“That’s not going to happen here,” Derek protested.
“You’re damn right it’s not!” Sarah confirmed, her voice gone harsh with lidded fury. “You lied to me about her Derek. You lied to John. You knew she was up to something and you hid it from us.” Shaking with the effort required to keep herself in check, Sarah swallowed hard. “I don’t know who to trust anymore, but it isn’t her… and I’m not sure it’s you either.”
Derek took a step back from the bleak verdict in her eyes. “So you’re going to trust a machine instead?” he asked, putting his back to the table, as if its physical support could translate into moral reinforcement. “A machine that just tried to murder a woman in cold blood?”
Sarah didn’t answer that directly. She couldn’t, because she didn’t know the answer herself. Trust Cameron? The idea was only marginally less frightening than trusting Jessie, but Sarah’s life was full of narrow margins that could mean the difference between life and death for her and her son.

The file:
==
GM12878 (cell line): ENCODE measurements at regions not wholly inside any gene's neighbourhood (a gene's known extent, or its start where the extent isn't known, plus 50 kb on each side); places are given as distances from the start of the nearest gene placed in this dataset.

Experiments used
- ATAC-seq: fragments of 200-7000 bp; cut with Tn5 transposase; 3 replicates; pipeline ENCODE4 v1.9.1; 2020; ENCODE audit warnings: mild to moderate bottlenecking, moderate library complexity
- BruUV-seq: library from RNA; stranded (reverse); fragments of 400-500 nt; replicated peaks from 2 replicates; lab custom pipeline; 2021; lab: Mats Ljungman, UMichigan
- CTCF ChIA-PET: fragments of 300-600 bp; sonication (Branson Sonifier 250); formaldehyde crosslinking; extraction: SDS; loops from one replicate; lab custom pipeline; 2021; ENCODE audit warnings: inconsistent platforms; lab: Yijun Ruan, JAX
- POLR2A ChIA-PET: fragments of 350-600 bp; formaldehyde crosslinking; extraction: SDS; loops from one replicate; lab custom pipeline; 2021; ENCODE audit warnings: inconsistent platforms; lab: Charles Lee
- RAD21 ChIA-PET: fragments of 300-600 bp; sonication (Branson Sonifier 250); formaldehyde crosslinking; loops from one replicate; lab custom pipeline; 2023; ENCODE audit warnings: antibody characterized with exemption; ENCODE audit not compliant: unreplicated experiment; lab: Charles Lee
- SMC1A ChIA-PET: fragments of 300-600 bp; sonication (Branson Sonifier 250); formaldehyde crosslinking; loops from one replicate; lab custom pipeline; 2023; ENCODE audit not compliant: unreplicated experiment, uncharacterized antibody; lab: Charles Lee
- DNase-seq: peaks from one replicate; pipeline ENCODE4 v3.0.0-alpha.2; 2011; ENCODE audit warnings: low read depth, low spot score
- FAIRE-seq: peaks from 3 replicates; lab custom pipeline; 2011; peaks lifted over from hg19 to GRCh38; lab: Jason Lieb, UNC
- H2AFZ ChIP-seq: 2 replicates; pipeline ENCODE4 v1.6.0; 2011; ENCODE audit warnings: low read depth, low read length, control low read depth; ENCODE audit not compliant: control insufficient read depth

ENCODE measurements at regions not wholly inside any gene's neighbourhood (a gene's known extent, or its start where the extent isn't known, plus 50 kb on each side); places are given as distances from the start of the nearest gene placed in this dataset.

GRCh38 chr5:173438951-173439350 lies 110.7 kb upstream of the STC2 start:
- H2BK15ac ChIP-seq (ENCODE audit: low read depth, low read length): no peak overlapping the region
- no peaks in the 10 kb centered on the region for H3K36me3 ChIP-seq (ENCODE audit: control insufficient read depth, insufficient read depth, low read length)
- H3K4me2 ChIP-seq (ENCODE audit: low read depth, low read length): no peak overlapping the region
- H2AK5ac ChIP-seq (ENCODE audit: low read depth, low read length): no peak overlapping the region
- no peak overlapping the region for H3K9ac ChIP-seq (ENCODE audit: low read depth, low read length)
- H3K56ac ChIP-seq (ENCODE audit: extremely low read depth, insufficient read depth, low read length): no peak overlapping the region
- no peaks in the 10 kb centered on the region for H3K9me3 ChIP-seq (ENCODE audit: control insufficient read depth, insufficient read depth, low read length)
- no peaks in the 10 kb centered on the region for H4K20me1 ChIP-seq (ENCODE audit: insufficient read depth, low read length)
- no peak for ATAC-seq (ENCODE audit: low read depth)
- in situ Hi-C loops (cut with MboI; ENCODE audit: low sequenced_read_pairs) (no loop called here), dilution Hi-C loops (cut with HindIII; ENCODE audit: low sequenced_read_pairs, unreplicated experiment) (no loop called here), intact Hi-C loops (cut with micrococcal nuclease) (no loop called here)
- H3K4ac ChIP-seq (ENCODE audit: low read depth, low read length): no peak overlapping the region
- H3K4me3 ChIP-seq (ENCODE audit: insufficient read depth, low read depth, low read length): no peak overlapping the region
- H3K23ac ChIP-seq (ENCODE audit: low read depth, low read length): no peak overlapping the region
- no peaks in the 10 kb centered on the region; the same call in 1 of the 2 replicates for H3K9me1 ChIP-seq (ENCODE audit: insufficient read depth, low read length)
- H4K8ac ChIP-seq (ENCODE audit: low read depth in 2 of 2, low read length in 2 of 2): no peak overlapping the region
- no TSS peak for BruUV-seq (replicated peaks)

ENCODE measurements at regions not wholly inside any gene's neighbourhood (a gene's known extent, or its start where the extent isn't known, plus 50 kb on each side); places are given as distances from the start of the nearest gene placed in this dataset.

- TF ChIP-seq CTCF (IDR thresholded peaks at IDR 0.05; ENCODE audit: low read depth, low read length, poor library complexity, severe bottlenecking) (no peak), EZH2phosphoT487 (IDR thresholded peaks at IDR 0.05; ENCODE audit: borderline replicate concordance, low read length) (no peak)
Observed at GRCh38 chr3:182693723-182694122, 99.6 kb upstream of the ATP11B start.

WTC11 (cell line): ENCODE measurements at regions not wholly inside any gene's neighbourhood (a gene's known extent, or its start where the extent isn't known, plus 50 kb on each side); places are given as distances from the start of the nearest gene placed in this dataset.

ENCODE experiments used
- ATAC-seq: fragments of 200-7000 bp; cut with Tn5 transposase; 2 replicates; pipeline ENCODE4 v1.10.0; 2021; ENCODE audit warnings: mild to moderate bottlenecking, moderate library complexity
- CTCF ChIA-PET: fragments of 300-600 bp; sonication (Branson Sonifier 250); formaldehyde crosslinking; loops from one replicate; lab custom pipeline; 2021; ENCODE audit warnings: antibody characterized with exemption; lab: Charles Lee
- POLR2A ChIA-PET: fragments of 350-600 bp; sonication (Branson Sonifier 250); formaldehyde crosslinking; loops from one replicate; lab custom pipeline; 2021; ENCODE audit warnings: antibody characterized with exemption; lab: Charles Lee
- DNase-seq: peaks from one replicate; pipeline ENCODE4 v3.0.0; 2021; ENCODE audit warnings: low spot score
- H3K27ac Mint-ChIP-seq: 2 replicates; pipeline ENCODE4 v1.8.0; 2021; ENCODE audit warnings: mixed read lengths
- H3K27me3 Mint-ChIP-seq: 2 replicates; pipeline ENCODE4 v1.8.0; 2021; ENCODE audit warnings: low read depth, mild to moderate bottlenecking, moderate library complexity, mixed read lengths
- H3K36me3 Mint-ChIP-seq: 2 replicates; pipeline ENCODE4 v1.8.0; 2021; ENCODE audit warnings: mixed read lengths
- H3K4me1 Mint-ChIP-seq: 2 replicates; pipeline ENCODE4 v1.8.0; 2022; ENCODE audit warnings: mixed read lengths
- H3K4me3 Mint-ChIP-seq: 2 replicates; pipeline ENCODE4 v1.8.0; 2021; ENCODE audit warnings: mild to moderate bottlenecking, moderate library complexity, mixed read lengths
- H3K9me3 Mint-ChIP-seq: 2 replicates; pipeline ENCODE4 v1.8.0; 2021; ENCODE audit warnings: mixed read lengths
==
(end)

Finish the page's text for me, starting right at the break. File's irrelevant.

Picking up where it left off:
“A woman? Or just the wrong woman?” she asked quietly, her anger replaced by a sudden and overwhelming exhaustion. “Because that’s what we’re talking about here. That’s what Jessie had planned for Riley, or had you forgotten that part?”
“At least Jessie remembers that killing is the only thing those machines are good for.” Derek snapped, but he leaned heavily back on the table as he said it, the conviction in his voice wavering.
Sarah let that go by. There were only so many battles she could fight at once. She didn’t need to change Derek’s opinion of Cameron. There probably wasn’t a force on earth that could convince Derek Reese that they wouldn’t all be better off if the metal girl was dead and burned, and she wasn’t going to make herself crazy trying.